Defendants subsequently moved the district court to deny class certification of the West Virginia economic class proposed by McCollins,*fn2 and to enter summary judgment against McCollins on his individual claims. The district court granted the defendants' motions on August 25, 2008, after concluding that nothing in West Virginia law would alter its prior analysis that individual issues of fact predominate with regard to economic loss claims. In re Baycol Prods. Litig., McCollins v. Bayer Corp., et al., MDL No. 1431, No. 02-0199, slip op. at 11-12 (D. Minn. Aug. 25, 2008) (Order Denying Certification). Holding that under the WVCCPA, McCollins would need to "demonstrate Baycol was something other than what he bargained for" and that McCollins could not meet this burden since Baycol in fact lowered his cholesterol and resulted in no side effects, id. at 18, the court also granted summary judgment to the defendants on his individual claims. Id. at 19. No part of the order was appealed.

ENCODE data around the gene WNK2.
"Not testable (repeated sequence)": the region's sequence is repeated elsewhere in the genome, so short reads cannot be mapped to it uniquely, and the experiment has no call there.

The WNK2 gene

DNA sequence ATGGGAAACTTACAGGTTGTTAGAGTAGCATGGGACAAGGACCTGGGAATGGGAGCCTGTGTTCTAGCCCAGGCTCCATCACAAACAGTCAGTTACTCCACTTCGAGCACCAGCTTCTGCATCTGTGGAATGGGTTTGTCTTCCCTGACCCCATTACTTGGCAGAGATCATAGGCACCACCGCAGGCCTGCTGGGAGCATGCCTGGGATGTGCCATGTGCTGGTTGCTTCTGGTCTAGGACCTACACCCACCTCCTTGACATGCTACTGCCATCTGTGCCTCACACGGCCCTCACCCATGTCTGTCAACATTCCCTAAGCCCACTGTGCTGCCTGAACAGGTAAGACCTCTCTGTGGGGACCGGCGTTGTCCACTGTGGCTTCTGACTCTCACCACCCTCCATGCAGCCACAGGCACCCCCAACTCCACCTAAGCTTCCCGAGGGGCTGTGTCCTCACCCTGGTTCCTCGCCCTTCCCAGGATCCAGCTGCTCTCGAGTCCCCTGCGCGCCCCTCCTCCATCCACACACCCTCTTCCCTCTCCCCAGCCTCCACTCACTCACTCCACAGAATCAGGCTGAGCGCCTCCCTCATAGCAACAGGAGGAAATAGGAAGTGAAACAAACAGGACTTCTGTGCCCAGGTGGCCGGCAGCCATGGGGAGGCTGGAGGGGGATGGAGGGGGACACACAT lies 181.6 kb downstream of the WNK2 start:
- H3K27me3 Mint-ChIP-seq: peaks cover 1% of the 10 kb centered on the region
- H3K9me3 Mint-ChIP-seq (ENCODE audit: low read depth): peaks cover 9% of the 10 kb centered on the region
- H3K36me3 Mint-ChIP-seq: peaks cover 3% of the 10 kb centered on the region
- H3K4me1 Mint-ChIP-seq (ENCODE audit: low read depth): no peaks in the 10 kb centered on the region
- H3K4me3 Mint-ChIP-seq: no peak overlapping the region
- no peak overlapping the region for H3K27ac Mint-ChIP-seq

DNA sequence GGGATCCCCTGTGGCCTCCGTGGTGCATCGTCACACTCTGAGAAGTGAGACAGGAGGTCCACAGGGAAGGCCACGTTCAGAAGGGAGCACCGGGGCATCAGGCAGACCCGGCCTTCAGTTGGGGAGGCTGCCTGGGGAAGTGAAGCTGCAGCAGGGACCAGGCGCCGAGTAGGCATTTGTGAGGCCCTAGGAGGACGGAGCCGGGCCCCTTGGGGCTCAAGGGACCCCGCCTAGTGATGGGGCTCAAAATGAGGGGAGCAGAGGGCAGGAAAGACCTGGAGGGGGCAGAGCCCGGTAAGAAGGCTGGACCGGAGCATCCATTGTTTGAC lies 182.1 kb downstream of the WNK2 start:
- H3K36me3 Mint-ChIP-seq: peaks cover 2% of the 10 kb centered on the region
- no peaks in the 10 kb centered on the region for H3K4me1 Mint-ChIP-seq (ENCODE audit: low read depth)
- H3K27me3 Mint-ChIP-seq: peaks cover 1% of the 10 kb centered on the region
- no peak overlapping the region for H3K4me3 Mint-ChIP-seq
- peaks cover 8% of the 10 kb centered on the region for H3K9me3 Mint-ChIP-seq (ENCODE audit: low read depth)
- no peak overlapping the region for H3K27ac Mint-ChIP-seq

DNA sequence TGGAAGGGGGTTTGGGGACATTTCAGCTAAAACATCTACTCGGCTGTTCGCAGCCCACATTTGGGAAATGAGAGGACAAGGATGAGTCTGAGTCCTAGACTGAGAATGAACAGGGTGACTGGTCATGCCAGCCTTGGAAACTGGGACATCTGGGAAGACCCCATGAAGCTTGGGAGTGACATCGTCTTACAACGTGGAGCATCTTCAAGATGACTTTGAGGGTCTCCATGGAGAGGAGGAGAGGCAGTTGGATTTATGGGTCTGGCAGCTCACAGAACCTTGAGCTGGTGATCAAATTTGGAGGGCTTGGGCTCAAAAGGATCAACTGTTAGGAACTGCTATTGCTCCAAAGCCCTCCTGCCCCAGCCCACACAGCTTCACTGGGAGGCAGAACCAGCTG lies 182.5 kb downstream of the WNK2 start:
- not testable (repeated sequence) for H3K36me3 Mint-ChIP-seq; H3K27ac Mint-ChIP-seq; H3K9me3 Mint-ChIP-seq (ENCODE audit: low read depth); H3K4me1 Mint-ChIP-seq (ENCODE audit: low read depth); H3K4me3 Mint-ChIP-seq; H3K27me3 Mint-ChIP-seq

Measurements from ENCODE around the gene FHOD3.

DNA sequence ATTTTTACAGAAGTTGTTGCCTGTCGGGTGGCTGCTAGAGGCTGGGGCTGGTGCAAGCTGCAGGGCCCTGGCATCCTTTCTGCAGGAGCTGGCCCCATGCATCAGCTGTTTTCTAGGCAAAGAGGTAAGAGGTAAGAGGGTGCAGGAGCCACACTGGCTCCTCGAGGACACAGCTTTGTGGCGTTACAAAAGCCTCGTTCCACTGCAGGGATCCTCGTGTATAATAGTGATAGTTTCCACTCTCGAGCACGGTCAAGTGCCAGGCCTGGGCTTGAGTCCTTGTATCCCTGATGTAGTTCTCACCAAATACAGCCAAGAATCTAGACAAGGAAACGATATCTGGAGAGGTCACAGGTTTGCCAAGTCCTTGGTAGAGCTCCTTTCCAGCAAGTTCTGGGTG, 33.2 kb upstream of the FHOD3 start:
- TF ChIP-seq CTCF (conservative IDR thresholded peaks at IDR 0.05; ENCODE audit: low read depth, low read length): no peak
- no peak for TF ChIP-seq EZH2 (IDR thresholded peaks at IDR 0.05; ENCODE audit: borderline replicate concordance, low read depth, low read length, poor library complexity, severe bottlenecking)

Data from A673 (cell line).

Shortly after the deadline expired to appeal the order denying certification, respondents moved for certification of a West Virginia economic loss class in state court. Bayer moved the district court to enjoin respondents, as absent putative class members in this case, from relitigating the previous decision denying certification of a West Virginia economic loss class. Respondents specially appeared before the district court in this case to object to the motion for an injunction. The district court granted an injunction, and respondents filed this appeal.

II.

Although the Anti-Injunction Act generally prohibits federal courts from interfering in state proceedings, it permits injunctions necessary to "protect or effectuate its judgments." 28 U.S.C. § 2283; see also All Writs Act, 28 U.S.C. § 1651 (providing statutory authority to issue injunction when justified). We review de novo the district court's determination that the Act's "relitigation exception" applies, Jones v. St. Paul Cos., Inc., 495 F.3d 888, 890 (8th Cir. 2007), and that it had personal jurisdiction over respondents, Dever v. Hentzen Coatings, Inc., 380 F.3d 1070, 1072 (8th Cir. 2004).

"Because of the sensitive nature of federal interference with state court litigation," the relitigation exception "must be narrowly construed." Jones, 495 F.3d at 891. The district court's injunction was proper if collateral estoppel would bar respondents from seeking certification of a West Virginia economic loss class in state court. See Chick Kam Choo v. Exxon Corp., 486 U.S. 140, 147 (1988) ...